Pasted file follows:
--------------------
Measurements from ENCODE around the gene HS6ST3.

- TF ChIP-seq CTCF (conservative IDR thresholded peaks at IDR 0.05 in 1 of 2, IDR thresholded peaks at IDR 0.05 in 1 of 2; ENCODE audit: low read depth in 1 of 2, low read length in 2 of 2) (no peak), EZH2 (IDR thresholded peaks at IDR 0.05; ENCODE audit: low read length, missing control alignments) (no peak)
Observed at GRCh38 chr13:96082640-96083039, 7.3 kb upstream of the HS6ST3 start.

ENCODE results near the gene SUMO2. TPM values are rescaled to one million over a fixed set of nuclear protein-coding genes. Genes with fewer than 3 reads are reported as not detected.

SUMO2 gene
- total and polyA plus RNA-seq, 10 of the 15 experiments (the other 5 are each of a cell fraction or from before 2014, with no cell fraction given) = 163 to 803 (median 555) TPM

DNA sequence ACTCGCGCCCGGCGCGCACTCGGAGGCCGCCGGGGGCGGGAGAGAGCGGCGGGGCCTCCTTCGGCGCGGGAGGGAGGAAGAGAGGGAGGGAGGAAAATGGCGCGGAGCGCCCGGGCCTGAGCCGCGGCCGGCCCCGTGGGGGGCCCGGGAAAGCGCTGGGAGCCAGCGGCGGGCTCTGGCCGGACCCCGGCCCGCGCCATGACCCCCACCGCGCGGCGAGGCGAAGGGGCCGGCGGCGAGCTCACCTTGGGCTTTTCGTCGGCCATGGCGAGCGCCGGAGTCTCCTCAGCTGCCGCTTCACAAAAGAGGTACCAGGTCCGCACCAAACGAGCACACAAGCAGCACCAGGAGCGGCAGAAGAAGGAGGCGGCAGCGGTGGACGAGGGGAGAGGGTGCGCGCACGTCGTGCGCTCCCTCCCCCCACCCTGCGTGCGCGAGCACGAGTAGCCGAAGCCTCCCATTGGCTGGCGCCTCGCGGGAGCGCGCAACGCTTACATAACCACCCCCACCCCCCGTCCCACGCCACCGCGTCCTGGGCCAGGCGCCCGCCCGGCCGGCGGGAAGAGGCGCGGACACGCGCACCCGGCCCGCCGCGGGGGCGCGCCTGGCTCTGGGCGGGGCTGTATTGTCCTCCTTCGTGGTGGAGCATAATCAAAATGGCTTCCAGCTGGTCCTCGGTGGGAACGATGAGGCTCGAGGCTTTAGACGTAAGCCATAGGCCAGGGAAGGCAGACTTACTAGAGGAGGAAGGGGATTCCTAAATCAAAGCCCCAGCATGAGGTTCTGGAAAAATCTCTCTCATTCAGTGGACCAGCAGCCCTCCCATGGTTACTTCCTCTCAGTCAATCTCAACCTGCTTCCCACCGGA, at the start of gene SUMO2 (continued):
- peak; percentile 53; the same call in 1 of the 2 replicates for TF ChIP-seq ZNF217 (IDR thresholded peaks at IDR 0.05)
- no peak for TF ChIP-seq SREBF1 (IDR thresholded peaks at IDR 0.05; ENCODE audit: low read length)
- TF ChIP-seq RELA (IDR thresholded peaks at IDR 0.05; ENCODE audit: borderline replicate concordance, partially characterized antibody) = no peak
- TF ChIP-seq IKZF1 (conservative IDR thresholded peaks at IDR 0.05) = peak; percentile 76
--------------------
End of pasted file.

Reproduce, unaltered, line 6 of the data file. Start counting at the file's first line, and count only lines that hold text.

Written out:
- total and polyA plus RNA-seq, 10 of the 15 experiments (the other 5 are each of a cell fraction or from before 2014, with no cell fraction given) = 163 to 803 (median 555) TPM